Not the Libraries, Please!
Frankly speaking, I have never been so bitterly disappointed at this college.
I'm sure all of you know the recent hype about budget cuts in lieu of the recent economic downturn. To deal with a dearth of funds, the library system has plans to shut down Sanborn Library, put into place a "totally-digital" Feldberg Library and integrate of "distributed service sites" in Paddock, Sanborn and Sherman library.
What does this mean to you, as a student or faculty member of Dartmouth College? Some of my friends vehemently oppose this move, complaining that this time the administration may go too far. Others couldn't care less -- so what if a library goes down the drain? The fact of the matter is, it does. We are all students here, part of a college that seeks to educate us for the real world. To such an end, the libraries on campus are essential physical extrapolations of the ideas that we both cultivate and generate.
The efficiency argument makes absolutely no sense when translated into the world of academia. To be certain, the financial costs of running a library are definitely present. However, that is where the administration errs. I assert strongly that not everything -- especially an academic atmosphere of research and innovation -- can be measured in terms of dollars and cents. Measuring the inputs and outputs of the library system through a purely monetary cost-benefit paradigm is shallow and ultimately myopic.
Take the idea of converting Sanborn Library into a study space. Honestly, this is a pathetic idea. Saving money by streamlining everything into a centralized distribution system makes fiscal sense, but that shouldn't be touted as a reason for possibly closing down Sanborn. I am not saying that efficiency serves no end. I agree that efficiency has a place in every sphere of human activity -- but not to the point where it has a negative effect on the goals of the organization.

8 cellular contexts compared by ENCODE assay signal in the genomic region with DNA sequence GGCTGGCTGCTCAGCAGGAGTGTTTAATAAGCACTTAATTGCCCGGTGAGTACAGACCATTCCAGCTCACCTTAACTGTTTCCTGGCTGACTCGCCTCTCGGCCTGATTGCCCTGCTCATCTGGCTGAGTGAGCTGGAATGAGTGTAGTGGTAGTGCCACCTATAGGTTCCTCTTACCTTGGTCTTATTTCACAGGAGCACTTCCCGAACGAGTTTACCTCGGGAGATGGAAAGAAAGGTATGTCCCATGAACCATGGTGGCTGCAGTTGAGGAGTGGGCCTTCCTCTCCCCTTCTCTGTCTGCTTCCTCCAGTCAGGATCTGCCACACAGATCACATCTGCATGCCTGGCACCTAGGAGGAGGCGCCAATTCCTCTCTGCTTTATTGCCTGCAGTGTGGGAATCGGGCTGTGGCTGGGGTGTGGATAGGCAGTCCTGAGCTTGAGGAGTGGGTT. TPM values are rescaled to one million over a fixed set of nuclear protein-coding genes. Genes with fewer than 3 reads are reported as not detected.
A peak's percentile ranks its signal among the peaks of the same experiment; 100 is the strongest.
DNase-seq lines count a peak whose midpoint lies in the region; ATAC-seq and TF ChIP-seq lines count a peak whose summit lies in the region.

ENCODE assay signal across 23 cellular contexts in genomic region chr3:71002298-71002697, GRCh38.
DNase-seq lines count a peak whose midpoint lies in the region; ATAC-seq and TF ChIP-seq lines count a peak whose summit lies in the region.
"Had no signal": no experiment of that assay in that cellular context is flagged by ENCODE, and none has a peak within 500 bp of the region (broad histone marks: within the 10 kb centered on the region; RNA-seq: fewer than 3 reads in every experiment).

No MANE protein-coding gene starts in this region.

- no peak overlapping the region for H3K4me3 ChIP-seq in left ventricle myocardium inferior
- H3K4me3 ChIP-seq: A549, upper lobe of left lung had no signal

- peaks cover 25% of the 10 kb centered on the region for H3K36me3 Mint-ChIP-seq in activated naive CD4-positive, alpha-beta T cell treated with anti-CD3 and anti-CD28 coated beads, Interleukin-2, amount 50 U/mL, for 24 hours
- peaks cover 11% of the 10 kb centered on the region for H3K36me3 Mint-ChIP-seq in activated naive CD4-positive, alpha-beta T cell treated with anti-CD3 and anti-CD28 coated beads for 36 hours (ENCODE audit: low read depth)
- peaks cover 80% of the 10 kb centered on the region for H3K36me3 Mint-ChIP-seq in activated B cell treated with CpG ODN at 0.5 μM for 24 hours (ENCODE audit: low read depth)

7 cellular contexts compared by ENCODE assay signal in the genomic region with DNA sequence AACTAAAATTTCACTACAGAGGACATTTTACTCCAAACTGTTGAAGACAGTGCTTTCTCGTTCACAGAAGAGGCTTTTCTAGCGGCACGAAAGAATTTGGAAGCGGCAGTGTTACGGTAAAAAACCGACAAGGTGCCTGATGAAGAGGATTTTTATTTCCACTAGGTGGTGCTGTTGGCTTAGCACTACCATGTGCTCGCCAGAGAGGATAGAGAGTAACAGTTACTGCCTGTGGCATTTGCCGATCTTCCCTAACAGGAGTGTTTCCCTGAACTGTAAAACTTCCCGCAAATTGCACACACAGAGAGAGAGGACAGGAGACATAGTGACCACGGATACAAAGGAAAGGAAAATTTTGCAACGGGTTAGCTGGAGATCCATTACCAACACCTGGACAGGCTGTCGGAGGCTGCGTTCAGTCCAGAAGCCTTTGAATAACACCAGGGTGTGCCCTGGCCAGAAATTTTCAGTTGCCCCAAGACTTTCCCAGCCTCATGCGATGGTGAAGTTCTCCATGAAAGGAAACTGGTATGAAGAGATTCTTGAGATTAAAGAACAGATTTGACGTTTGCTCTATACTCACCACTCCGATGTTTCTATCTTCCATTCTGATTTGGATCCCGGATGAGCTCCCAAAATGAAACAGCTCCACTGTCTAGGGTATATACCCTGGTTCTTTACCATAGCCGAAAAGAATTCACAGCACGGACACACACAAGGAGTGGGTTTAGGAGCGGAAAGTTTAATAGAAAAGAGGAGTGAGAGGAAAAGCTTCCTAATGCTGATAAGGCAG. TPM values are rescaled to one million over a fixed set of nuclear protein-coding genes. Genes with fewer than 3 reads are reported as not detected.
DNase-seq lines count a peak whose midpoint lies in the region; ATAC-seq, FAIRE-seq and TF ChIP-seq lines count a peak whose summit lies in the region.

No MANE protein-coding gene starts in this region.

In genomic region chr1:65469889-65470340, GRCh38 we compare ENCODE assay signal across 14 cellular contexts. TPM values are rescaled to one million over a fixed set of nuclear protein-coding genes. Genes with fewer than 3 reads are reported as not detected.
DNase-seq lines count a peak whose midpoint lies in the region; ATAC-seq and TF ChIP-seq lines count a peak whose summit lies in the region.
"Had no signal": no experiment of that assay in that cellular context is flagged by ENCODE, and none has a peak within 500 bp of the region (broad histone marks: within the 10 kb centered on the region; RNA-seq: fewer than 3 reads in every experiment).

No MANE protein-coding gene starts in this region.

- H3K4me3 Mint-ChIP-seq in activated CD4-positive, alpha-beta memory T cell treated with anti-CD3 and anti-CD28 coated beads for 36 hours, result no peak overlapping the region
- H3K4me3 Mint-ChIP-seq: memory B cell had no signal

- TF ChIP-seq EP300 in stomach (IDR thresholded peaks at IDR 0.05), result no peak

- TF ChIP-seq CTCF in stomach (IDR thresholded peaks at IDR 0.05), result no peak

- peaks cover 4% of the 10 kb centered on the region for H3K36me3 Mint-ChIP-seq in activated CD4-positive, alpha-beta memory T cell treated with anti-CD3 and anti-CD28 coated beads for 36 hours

Why doesn't the College just close down the multiple floors of Berry and Baker, convert them into a huge "study-space" and centralize everything into a two-lane booth where students could check-out and return books through an online system? It would be more efficient and we all would have more study spaces to "study."
Libraries exist not just to store books; they also serve to create an academic environment of self-discovery and intellectual questioning. This forms the very basis of an educational system where personal initiative is key, where one comes to view the library as not only a system of checking books in and out but also as a place where the line between the ideas and individuals are blurred. It is a dynamic place of intellectual development, not a group of chairs surrounding a table.
This is what I believe Professor Joy Kenseth of the Art History department was hinting at when she said in response to the planned changes, "The identity of the art history department is inseparable from the Sherman Library. The imposed cuts will impinge dramatically on our ability to teach our subject. For us, Sherman Library is our laboratory." Indeed, the library should embody a free-flowing laboratory of ideas. The administration should be fixated on recognizing this, as opposed to just saving money at all costs.
For Sherman, the recommendations include moving the reserve shelf down to Baker and having a part-time art librarian. The art library collection is difficult to navigate, and needs a librarian to help students overcome its obstacles. It would be more inefficient to have a part-time art librarian shuffle between Baker and Sherman to aid students.
The plan to lock the door between Sherman and Carpenter at 5 p.m. everyday also goes against the ideal of student-faculty interaction. From what I understand, students working in Sherman in the evening often drop by the art history offices to see if their professors are there. This is what the Student Life Initiative trumpets and yet again we see contradictory proposals and self-defeating maneuvers to the contrary.
If we don't start listening to our professors, then where can Dartmouth go but down?
I like going into a library knowing that I'll find books there among the shelves.What I most like is finding the book I want, but finding another book next to it (or on the opposite shelf, for that matter) that is even more fascinating that the book I was originally seeking.
At a recent faculty-president meeting English Department Chair Peter Travis said, "One of our most important institutions that defines the College is the library." I totally agree with his statement. Libraries are essential to preserving the sense of intellectualism at an institution of higher learning. Dartmouth College could be considered as worthy of being designated as such an institution, do you not agree?
I can only pray that the administration responds to the appeals of students and faculty. I hope the administration does not send Dartmouth down a slippery slope from which there is no recovery. Regret, then, would be too late.